Our immune system acts as our defence against invading germs. It is comprised of a complex set of tissues, cells and molecules specialised in protecting against infections. When our immune system is functioning optimally infections are kept at bay.
There is, however, often a degree of variance between different people and the efficiency of their immune systems. This can be due to genetic differences in immune function but also due to some environmental influences as described below.
What Affects Your Immunity?
Several environmental influences impact on our immune system function but by and large the most common factors include:
- Lack of sleep
- Poor diet
- Lack of vitamin A, C, E, B6, B12 and folate
- Lack of zinc, iron and copper
- Chronic stress
- Lack of sunshine (vitamin D)
- Certain medications such as corticosteroids and chemotherapy
- Long term pollution exposure
- Poor hygiene
These factors not only justify differences in individual immunity but may also account for why we may be healthy one year and then repeatedly sick with infections the following year.
Top Immunity Boosters
The following strategies have been proven to be beneficial in increasing our immunity.
- Reduce Stress Levels – high stress hormone levels can impair immunity and make us vulnerable to recurrent infections. Consider taking a holiday and resting if you find that you are often sick.
- Try Hypnosis – there is some evidence that this may be useful in improving immunity in cases of viral illnesses including herpes and the common cold.
- Get Enough Sunshine (& Vitamin D) – studies suggest that vitamin D deficiency may rapid the development of autoimmune diseases. Autoimmune diseases are those in which the immune system starts to attack our own bodies and includes diseases such as multiple sclerosis, rheumatoid arthritis, inflammatory bowel disease, and type 1 diabetes. There is no well-known cause for autoimmune diseases but one growing area of research suggests that having adequate vitamin D levels may help to prevent these diseases from developing.
- Sleep Well – poor sleep quality and not getting enough sleep has been linked to increased susceptibility to the common cold. It is important to get a good night’s sleep to protect our immune system function.
- Move – studies confirm that exercise helps to boost our immune system function.
- Deep Breathe – there is some research to suggest that deep breathing techniques help to boost immune system function1.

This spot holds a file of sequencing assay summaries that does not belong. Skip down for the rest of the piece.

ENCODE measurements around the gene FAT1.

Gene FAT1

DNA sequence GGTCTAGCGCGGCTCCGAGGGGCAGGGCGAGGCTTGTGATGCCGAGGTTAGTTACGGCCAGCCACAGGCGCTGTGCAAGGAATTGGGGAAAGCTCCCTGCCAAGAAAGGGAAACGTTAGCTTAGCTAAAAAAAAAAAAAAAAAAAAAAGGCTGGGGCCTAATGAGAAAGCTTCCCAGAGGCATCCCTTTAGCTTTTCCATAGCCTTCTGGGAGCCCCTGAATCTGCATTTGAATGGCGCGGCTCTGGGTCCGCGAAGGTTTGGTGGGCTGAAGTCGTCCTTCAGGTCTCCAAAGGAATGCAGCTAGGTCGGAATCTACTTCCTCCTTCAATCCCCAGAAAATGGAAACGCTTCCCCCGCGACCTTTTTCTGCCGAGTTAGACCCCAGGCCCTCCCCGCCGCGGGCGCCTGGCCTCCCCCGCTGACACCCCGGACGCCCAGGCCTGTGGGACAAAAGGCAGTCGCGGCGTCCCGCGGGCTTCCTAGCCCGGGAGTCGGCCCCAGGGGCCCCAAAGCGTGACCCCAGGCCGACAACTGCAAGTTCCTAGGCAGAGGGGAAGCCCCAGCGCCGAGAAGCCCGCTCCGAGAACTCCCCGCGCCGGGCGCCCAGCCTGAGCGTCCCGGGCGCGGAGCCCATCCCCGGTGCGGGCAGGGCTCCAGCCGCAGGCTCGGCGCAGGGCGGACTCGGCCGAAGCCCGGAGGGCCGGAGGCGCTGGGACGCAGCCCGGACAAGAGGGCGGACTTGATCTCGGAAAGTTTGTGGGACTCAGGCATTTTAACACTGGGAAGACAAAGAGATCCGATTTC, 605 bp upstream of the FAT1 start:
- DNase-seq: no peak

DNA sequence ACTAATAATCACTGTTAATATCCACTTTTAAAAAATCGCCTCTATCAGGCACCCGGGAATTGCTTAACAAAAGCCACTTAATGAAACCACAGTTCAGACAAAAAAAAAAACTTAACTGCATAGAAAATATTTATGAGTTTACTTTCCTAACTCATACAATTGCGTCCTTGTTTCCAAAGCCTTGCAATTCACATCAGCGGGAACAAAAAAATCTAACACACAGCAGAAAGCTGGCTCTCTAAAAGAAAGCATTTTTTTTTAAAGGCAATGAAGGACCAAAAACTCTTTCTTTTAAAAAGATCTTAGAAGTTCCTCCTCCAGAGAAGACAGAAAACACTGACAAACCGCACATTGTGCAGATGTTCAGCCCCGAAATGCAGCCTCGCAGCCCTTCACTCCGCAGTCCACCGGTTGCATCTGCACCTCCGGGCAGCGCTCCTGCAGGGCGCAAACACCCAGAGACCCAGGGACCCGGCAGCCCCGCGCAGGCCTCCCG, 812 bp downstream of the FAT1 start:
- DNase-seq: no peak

- Eat Immune Boosting Foods – eating plenty of fresh fruits and vegetables, nuts, seeds and fish helps to boost our immune systems; as does moderate amounts of cocoa/dark chocolate, green tea, oysters and shiitake mushrooms.
- Add Some Spice – the spices turmeric and paprika may help to improve immune system function as does garlic and ginger1. Try adding these into your cooking.
- Boost Omega 3 – omega 3 fish oil has been shown to boost immune function by activating B-cells, which is a key component involved in forming long-term immunity. Consider supplementing your family’s diet with a good quality omega 3 fish oil, especially if your family does not regularly consume omega 3–rich fish like salmon, tuna, herring, sardines or mackerel.
- Take Probiotics – a large proportion of our immune response lies in our gut and this immune response depends on the existence of beneficial bacteria that live in our gut; namely the lactobacillus and bifidobacterium species. If there is an imbalance of bacteria living in our gut due to lifestyle, stress, medication use, or other factors then we may become more vulnerable to infections. Try taking a good-quality probiotic daily if you are experiencing recurrent infections. There is some current thinking that fermented foods such as kefir, sauerkraut and kimchi might be a more bioavailable way to introduce probiotics into our intestinal tracts. These can be made at home and a small amount eaten regularly.
- Increase Vitamin C – this is a key nutrient to improve immunity. Many fruits and vegetables do not contain the required daily amounts due to food processing practices. Consider taking up to 1000 mg a day in the winter months.
- Increase Zinc – likewise, zinc is also a key ingredient required for immune function. Zinc is found in animal products, beans, nuts and certain types of seafood. In winter months consider taking a zinc supplement of around 25–30 mg a day.
- Reduce Sugar – sugar intake can inhibit immune function. Consider reducing the amount of hidden, processed sugar you eat such as that found in breakfast cereals, muesli bars, biscuits and lollies.
- Consider Herbal Medicine – if you find that you just cannot seem to shake an infection you can try herbal medicines containing Astragalus and/or Echinacea. Astragalus is commonly used in Chinese medicine and has been shown in numerous studies to help modulate immune function. Echinacea has been shown to be helpful in the early treatment of the common cold reducing its severity and duration. Also, specifically for urinary tract infections, concentrated cranberry extract may be helpful. Avoid drinking cranberry juice – rather take it in capsule form as sugar is often added to sweeten the juice product. Other herbs such as olive leaf extract, mushroom extract, and green tea extract are yet to be properly evaluated in research but may have a good effect. Always choose good quality, pure products due to the effects of unknown additives in poorer quality products.